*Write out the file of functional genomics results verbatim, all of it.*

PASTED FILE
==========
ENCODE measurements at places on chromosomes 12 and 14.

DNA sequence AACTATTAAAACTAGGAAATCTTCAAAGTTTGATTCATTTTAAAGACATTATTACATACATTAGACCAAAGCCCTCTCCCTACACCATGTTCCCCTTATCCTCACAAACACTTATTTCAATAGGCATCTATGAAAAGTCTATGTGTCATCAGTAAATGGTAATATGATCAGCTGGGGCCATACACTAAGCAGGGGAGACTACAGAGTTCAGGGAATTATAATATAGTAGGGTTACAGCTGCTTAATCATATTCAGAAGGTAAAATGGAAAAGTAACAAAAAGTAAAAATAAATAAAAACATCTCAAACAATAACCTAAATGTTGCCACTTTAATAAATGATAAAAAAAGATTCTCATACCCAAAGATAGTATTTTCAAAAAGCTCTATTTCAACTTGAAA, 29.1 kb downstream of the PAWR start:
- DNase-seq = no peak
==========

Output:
ENCODE measurements at places on chromosomes 12 and 14.

DNA sequence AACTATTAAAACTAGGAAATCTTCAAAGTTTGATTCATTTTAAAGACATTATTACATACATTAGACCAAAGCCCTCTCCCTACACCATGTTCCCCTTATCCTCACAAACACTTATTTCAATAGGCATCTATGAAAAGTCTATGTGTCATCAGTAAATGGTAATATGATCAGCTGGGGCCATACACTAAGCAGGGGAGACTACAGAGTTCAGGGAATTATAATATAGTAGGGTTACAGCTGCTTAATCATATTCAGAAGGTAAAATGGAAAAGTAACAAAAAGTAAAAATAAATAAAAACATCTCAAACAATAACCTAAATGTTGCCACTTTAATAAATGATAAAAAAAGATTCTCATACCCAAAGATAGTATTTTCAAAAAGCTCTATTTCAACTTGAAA, 29.1 kb downstream of the PAWR start:
- DNase-seq = no peak